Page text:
As of yet, the story of how Oliver and Marianne met or exactly when they married is unknown, but they became lifetime partners in work and love. Oliver had first married in the 1920s and had a son, Alex, but by 1930 he was divorced, while Marianne had had two short-lived marriages, the second of which ended in 1933. Some sources say that during the 1920s Marianne had been active as a sculptor, but it appears that by the mid to late 1930s, she was designing jewels in Vienna for the Oesterreichers. This is substantiated by The New York Times, which reported on the exhibition and sale of Oesterreicher jewels commissioned by the Romanian Queen Geraldine in the 1930s, naming Marianne as the “designer of most of the jewels.” Marianne herself reported to an interviewer that Hitler had invaded Austria two years after her marriage to Oliver, so, although the certificate has not been located, that would have been 1936. Records assembled by descendants on Ancestry indicate that, after Oliver and Marianne fled Vienna, they resided together in Bath, England, before traveling to Rio de Janeiro in 1940, and then sailing into New York harbor shortly after New Year’s Day in 1941. Oliver was somehow traveling as an Italian citizen on a temporary Brazilian “protective” passport, demonstrating the precarious status and tremendous difficulties these resourceful people faced in their flight. As Marianne said in an interview years later, they were extremely grateful to be welcomed to New York, so much so that Oliver chose to work in a factory contributing to the war effort immediately on his arrival.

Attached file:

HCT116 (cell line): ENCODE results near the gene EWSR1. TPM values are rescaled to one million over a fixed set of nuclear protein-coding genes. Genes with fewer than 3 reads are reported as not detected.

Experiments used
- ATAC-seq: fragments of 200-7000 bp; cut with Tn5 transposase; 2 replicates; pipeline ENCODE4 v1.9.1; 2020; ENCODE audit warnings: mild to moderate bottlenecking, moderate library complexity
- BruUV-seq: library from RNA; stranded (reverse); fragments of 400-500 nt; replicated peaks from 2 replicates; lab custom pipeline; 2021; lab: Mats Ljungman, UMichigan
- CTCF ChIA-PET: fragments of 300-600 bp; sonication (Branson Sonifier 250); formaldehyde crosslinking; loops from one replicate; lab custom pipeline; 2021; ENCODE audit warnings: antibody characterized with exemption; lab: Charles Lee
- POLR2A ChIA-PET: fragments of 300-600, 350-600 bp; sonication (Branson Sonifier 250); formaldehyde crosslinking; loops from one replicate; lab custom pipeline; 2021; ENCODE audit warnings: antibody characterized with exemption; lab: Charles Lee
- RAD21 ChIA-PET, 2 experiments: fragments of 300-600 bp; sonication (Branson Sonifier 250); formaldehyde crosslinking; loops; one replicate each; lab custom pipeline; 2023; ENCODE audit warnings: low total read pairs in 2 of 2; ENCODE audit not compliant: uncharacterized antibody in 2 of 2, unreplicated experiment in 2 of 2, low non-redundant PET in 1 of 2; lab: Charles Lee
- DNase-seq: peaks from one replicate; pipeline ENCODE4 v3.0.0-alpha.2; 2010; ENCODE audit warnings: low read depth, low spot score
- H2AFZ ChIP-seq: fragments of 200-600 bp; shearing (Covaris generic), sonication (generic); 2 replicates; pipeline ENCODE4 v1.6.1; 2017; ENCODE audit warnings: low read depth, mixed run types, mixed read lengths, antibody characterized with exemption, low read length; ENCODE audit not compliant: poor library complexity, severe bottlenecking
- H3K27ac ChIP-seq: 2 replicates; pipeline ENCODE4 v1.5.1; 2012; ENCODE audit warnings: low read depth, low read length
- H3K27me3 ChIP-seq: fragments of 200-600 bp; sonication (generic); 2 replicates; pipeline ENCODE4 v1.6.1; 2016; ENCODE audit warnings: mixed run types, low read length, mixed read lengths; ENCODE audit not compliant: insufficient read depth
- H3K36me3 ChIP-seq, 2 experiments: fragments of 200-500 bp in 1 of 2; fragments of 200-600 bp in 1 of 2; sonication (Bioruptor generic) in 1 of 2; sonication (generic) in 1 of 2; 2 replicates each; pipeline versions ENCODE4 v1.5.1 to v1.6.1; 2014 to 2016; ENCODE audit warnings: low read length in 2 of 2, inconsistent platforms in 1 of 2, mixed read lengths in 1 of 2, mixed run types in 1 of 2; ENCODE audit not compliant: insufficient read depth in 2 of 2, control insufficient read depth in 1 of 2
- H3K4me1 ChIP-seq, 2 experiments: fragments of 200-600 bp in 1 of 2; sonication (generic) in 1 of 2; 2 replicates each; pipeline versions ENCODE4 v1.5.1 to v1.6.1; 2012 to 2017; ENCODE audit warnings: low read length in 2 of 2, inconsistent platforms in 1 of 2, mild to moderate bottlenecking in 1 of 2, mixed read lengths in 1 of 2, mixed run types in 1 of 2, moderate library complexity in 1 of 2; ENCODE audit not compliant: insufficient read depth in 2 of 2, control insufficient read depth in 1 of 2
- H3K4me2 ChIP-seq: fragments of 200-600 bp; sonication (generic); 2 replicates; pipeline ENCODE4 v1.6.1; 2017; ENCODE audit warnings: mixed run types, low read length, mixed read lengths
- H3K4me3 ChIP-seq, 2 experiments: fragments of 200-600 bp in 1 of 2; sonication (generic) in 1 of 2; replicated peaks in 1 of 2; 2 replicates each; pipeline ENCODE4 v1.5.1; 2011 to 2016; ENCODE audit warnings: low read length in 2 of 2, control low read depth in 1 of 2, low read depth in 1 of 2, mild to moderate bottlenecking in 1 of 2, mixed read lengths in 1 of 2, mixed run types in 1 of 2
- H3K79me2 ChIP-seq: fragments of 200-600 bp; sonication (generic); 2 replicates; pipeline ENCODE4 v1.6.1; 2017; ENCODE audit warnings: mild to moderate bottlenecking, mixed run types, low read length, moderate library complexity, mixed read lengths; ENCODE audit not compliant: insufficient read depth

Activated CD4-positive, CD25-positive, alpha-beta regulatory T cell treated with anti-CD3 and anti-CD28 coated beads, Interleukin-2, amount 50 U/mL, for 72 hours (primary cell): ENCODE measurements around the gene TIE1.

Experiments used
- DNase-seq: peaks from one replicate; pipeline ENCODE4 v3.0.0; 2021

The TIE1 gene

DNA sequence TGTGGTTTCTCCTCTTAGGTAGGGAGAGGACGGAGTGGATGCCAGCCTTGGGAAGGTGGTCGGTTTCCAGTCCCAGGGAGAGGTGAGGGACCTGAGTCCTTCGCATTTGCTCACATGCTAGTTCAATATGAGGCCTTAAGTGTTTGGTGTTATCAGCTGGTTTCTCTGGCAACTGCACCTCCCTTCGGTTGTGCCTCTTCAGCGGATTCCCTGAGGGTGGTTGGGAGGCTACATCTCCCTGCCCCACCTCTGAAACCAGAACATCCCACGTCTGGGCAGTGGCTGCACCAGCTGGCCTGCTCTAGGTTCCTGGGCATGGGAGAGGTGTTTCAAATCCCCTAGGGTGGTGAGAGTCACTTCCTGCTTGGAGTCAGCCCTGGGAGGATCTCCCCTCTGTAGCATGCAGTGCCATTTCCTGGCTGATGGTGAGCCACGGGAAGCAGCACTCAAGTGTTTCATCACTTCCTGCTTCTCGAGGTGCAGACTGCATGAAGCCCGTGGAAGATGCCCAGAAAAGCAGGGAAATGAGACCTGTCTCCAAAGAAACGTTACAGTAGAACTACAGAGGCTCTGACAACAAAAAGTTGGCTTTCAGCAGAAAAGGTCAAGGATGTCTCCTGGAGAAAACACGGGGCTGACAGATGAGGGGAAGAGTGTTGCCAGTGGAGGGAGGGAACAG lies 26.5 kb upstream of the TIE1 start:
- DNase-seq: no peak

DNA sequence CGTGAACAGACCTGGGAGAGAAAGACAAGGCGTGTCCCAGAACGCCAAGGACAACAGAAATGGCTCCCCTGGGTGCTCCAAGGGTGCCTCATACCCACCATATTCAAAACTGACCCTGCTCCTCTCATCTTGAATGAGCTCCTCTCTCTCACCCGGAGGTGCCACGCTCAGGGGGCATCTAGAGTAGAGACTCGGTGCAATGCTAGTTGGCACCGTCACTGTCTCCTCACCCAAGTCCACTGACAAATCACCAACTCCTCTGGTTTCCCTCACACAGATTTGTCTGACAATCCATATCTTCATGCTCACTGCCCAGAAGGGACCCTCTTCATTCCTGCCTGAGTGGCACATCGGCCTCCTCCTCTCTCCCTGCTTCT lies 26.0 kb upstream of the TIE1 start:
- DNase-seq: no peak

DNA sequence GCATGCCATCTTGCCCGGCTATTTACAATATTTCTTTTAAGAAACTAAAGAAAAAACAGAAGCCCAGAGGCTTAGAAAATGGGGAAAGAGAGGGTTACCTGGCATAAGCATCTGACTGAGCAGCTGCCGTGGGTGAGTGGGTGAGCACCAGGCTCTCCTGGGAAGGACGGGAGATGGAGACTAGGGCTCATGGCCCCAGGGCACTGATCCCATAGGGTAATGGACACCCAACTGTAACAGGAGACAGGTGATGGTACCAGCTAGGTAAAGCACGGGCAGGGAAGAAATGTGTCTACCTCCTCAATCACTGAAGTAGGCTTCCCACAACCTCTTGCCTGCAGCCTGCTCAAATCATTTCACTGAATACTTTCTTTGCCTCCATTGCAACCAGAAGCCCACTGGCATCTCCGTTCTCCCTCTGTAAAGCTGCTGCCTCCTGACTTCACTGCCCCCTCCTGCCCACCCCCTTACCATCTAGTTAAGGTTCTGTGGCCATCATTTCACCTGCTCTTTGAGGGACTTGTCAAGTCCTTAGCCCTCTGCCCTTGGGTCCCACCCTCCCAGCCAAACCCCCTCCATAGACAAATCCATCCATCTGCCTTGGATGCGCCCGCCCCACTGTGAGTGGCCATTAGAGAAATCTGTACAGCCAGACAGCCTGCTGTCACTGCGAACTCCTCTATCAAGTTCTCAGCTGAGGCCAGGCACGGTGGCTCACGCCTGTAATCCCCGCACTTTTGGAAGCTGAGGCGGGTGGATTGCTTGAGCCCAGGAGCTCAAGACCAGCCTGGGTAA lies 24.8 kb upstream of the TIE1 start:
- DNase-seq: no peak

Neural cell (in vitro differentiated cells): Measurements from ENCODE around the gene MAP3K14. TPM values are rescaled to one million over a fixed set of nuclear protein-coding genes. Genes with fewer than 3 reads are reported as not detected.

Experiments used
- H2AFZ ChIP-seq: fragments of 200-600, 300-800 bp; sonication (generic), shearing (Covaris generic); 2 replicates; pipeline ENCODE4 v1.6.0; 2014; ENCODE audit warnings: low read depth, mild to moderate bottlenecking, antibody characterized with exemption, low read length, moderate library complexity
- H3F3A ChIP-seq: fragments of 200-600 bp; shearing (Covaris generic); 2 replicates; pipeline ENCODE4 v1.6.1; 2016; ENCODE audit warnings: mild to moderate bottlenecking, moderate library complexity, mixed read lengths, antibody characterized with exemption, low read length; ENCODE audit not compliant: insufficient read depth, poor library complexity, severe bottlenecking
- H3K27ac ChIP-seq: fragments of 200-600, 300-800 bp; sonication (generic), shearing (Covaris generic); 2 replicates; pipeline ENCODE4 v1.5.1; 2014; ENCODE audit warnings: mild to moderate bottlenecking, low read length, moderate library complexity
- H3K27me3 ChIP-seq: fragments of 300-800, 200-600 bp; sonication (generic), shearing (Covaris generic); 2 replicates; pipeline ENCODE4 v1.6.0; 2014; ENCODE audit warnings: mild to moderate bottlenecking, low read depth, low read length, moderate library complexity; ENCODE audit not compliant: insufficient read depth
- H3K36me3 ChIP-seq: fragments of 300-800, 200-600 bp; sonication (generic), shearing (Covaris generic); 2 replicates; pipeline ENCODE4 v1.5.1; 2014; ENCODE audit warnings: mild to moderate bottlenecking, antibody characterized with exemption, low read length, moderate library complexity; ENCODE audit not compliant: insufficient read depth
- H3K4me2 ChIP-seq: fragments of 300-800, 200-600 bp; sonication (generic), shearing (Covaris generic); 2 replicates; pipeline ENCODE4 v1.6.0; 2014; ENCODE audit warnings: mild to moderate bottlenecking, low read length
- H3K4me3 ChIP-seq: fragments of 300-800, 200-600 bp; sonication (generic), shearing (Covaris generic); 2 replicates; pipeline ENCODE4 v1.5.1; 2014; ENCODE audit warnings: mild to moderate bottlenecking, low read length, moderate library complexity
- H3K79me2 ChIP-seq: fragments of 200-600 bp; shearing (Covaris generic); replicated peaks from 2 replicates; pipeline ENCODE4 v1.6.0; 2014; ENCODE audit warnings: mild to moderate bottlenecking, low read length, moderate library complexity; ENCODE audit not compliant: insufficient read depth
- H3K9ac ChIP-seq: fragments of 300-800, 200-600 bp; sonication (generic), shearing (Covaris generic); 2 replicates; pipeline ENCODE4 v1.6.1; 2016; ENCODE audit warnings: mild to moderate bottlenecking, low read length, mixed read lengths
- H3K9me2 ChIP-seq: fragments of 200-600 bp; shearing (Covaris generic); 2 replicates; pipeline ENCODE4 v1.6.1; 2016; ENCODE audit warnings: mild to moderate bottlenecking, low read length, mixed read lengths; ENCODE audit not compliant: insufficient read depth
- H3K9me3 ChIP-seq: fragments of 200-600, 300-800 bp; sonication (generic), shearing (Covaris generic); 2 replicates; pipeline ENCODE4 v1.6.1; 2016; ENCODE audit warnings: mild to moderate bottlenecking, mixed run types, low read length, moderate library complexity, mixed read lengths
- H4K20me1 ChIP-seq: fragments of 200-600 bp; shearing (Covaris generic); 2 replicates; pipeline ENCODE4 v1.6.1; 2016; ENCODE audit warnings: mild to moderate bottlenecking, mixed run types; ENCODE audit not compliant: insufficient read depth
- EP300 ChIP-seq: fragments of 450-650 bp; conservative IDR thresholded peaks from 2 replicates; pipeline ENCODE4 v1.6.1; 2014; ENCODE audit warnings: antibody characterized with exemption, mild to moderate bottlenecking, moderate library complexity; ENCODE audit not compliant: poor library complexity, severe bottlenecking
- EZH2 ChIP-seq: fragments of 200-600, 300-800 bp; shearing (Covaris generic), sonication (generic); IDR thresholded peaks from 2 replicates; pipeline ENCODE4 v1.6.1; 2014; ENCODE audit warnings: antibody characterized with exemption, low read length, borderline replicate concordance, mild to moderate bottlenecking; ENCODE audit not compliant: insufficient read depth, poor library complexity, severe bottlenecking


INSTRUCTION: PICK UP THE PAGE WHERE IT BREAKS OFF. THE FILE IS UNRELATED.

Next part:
With borrowed money, the couple incorporated Ostier Inc. in 1941, at 15 West 47th Street, a well-known jewelers' building in the heart of New York’s diamond district. Marianne and Oliver always sought to create wearable art, characterized by imagination and originality. Like her female peers in Paris, Marianne immediately embraced the highly three-dimensional naturalism of the 1940s, especially flower motifs, also experimenting with abstraction. Attracted by the structures of depth and volume she was able to achieve through the strength and lightness of palladium, she introduced her “pincushion” jewels in 1945. Mounting diamonds on thin platinum wires to create airy structures, “pincushion” brooches and earrings were designed to convey complexity and weightlessness. Working in both gold and palladium, she designed novel forms of earrings, including pearl and diamond clips, described as crescents of pearls and baguette diamonds that adhered curvaceously both to the lobe as well as the upper ear. These earclips were just one of the designs that won her De Beers Diamond Awards for five years running. Convertibility was another feature of Ostier’s work, including jewels with interchangeable center stones, whose introduction was covered by The New York Times in 1963. In the 1960s, she created “free-form” jewels in gold, with textured surfaces that express striking sculptural abstraction, aligning her work aesthetically with Andrew Grima and other modernists.